9

2.3

Decision tree

The decision trees can be seen as an extension to ILP in the sense that real number
inputs and multi
-
class output are allowed. For the fitting part, a t
ree
-
growing process
tries to partition training set into single
-
class subsets according to the value of input
features. If one feature cannot achieve single
-
class partition, more features are used to
grow the decision tree. Again, if we take all the splitt
ing points as parameters of the
model, the problem becomes Eq.
(
2
.
2
)

once again.


For example, given the training set in
Table
2
-
1
, we have the following partition:


In each box, the fi
rst number is the number of positive examples in the subset,
and the second is the number of negative examples.


Figure
2
-
3

Decision tree: split the training set according to the value of a feature

Different

criteria are used to decide which feature to be selected at each decision
point. As in ILP, entropy
-
based scores are among the popular choices. For example,
the mutual information between two random variables
X

and
Y

is defined as







(
2
.
6
)

In our example, we calculate the mutual information between each feature
X
i

and class
label
Y
, they are 0.59 bit, 0.09 bit and 0.09 bit respectively, that is why we first choose
X
1

to grow the decision

tree.


As one can see, with enough number of features, single
-
class partition is always
achievable. However, the goal is not merely to find such a partition, but to build a tree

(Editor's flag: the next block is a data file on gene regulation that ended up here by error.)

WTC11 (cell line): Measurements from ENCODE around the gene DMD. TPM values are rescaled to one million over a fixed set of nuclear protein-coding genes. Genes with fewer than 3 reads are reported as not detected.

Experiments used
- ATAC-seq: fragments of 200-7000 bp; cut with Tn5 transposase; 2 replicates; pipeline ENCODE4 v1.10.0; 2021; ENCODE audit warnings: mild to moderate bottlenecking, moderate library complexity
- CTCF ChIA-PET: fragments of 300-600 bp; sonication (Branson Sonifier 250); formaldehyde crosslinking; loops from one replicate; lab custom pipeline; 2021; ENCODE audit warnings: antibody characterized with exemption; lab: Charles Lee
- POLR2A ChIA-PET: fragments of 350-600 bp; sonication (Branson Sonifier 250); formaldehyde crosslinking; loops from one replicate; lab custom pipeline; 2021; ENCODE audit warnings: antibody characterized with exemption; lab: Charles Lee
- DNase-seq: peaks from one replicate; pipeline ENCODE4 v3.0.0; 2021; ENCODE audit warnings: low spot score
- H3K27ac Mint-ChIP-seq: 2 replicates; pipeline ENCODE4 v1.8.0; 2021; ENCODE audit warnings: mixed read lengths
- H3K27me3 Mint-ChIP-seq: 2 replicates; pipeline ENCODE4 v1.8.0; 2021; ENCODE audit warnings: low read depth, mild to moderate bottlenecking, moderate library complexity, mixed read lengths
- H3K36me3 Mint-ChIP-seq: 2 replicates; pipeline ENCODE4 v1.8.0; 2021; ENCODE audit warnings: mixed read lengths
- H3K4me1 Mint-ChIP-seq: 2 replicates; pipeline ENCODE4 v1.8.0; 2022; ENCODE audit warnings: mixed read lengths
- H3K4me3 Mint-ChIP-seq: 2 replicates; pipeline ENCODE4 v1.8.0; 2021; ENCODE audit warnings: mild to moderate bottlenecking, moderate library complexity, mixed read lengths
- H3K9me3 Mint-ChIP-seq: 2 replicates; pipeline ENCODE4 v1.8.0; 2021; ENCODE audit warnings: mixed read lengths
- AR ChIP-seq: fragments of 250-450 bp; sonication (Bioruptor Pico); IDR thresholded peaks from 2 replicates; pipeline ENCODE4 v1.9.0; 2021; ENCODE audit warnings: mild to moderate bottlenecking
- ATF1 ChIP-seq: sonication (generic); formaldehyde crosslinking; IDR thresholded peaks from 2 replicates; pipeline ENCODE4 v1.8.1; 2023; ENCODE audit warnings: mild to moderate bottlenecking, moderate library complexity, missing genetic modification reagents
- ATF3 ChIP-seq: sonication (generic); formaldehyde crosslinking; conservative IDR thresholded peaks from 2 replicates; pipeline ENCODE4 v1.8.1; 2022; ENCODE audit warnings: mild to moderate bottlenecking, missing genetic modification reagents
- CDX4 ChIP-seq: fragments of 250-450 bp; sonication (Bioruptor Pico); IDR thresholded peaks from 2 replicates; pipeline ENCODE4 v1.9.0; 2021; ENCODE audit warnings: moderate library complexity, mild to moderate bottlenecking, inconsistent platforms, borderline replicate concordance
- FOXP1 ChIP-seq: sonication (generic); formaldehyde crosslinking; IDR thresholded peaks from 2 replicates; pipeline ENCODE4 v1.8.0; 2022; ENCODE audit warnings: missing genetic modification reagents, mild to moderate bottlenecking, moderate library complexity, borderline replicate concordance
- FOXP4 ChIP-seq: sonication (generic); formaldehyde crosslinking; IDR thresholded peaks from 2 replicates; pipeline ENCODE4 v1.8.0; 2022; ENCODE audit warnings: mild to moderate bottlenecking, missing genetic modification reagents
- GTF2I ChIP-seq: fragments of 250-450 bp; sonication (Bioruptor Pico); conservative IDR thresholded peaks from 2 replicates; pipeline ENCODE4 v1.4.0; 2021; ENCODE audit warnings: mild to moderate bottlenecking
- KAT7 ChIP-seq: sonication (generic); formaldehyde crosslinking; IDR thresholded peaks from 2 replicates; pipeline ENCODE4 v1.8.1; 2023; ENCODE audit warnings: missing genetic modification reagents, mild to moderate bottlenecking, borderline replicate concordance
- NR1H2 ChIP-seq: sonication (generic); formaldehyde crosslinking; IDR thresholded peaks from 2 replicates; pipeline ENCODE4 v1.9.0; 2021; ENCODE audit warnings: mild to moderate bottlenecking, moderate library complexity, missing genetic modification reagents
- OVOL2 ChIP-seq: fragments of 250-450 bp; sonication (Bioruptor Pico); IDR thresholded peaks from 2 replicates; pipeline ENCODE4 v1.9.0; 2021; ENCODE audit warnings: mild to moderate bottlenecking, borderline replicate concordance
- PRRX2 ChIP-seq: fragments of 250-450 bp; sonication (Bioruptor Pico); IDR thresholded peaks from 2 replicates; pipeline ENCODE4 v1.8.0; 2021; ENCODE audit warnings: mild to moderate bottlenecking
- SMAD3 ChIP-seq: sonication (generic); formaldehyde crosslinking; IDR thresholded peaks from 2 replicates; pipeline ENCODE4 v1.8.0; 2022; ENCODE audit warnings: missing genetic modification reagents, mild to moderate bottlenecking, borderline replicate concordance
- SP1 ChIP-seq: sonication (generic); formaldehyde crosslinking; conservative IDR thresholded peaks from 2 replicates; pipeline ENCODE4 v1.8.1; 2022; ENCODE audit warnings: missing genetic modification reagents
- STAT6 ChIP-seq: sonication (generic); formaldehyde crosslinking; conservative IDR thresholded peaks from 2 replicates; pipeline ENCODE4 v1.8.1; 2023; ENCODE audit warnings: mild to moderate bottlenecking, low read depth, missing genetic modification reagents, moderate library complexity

that reveals the structure of the domain and to make
prediction
. To avoid ove
rfitting,
X
1
= 1

X
1
= 0

S

(5:3)


(4:0)

(1:3)


(1:1)

X
2
= 1

X
2
= 0


(0:2)


(1:0)

X
3
= 1

X
3
= 0


(0:1)

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10

we need significant number of instances at each leaf or, to put it into another way,
there should be as few partitions on the decision tree as possible.


3.

Bayesian Decision Analysis

Another approach to the classification problem is the probabilist
ic model. As
mentioned above, training set
S

can be viewed as a set of random samples from the
unknown distribution
.

The basic idea of probabilistic methods is to estimate
this distribution based on available training data.


The cr
iterion of minimizing error rate in Eq.
(
1
.
1
)

implicitly assumes that all the
classes have equal priority. Let us consider a more general case where the
loss

function

can be defined by
Table
3
-
1
. Namely, if t
he true label of an instance
X

is
Y

=
k
, and the hypothesis predicts it as
, it encounters a loss of
L
kl
.



H
(
X
) = 1

H
(
X
) = 2



H
(
X
) =
K

Y =
1

L
11

L
12



L
1
K

Y =
2

L
21

L
22



L
2
K











Y = K

L
K
1

L
K
2



L
KK

Table
3
-
1


The loss function of classification problem


For a given instance
X
, the posterior probability

is the probability that
k

is the correct label of
X
. If a hypothesis predicts
, the expected loss
associated with this decision is known as the
risk

of the decision








(
3
.
1
)

which can be minimized by choosing









(
3
.
2
)